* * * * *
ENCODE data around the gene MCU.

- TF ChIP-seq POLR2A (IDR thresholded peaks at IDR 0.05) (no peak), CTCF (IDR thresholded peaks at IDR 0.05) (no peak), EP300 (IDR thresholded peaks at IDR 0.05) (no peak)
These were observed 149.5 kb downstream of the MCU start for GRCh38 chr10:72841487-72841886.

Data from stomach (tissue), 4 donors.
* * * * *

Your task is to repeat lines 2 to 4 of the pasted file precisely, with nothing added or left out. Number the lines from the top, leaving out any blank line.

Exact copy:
- TF ChIP-seq POLR2A (IDR thresholded peaks at IDR 0.05) (no peak), CTCF (IDR thresholded peaks at IDR 0.05) (no peak), EP300 (IDR thresholded peaks at IDR 0.05) (no peak)
These were observed 149.5 kb downstream of the MCU start for GRCh38 chr10:72841487-72841886.

Data from stomach (tissue), 4 donors.